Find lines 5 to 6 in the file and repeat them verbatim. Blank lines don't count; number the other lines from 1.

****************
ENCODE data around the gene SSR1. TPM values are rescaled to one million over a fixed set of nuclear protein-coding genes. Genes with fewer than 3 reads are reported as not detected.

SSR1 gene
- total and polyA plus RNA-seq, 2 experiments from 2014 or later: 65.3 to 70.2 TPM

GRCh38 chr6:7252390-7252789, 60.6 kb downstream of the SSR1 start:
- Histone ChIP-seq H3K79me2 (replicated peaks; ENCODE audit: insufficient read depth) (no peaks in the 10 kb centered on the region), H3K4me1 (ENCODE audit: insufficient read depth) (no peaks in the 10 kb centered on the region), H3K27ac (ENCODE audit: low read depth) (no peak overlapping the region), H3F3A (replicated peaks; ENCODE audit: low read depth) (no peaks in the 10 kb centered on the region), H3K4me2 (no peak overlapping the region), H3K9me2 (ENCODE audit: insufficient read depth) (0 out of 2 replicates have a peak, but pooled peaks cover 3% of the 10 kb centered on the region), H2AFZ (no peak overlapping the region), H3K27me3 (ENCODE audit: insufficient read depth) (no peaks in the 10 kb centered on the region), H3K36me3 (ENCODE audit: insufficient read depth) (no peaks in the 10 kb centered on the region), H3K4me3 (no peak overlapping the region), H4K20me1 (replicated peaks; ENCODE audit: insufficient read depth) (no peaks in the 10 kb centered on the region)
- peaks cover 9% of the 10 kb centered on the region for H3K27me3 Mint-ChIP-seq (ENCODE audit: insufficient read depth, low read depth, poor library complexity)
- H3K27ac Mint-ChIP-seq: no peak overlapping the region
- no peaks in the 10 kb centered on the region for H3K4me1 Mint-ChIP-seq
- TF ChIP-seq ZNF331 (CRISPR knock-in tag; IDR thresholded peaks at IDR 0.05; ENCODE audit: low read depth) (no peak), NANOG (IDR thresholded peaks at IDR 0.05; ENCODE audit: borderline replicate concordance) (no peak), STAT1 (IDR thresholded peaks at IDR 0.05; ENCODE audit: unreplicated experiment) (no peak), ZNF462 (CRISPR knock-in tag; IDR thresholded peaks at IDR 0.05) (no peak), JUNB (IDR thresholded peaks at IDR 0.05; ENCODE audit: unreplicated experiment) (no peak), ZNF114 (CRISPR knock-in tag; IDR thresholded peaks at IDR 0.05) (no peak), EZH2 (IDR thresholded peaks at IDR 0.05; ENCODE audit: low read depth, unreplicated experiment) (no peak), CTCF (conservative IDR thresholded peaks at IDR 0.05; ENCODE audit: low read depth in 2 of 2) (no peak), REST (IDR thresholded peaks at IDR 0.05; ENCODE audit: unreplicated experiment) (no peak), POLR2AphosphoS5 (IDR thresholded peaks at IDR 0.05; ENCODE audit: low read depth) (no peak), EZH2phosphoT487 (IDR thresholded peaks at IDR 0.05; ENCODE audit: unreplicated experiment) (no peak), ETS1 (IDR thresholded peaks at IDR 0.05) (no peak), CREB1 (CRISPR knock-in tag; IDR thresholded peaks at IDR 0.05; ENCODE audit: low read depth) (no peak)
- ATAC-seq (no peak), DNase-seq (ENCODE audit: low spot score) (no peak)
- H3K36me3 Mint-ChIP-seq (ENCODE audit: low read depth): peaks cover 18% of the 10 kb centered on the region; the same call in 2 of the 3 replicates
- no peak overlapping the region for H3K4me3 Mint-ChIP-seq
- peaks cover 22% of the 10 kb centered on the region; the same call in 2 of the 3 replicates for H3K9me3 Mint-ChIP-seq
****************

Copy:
- Histone ChIP-seq H3K79me2 (replicated peaks; ENCODE audit: insufficient read depth) (no peaks in the 10 kb centered on the region), H3K4me1 (ENCODE audit: insufficient read depth) (no peaks in the 10 kb centered on the region), H3K27ac (ENCODE audit: low read depth) (no peak overlapping the region), H3F3A (replicated peaks; ENCODE audit: low read depth) (no peaks in the 10 kb centered on the region), H3K4me2 (no peak overlapping the region), H3K9me2 (ENCODE audit: insufficient read depth) (0 out of 2 replicates have a peak, but pooled peaks cover 3% of the 10 kb centered on the region), H2AFZ (no peak overlapping the region), H3K27me3 (ENCODE audit: insufficient read depth) (no peaks in the 10 kb centered on the region), H3K36me3 (ENCODE audit: insufficient read depth) (no peaks in the 10 kb centered on the region), H3K4me3 (no peak overlapping the region), H4K20me1 (replicated peaks; ENCODE audit: insufficient read depth) (no peaks in the 10 kb centered on the region)
- peaks cover 9% of the 10 kb centered on the region for H3K27me3 Mint-ChIP-seq (ENCODE audit: insufficient read depth, low read depth, poor library complexity)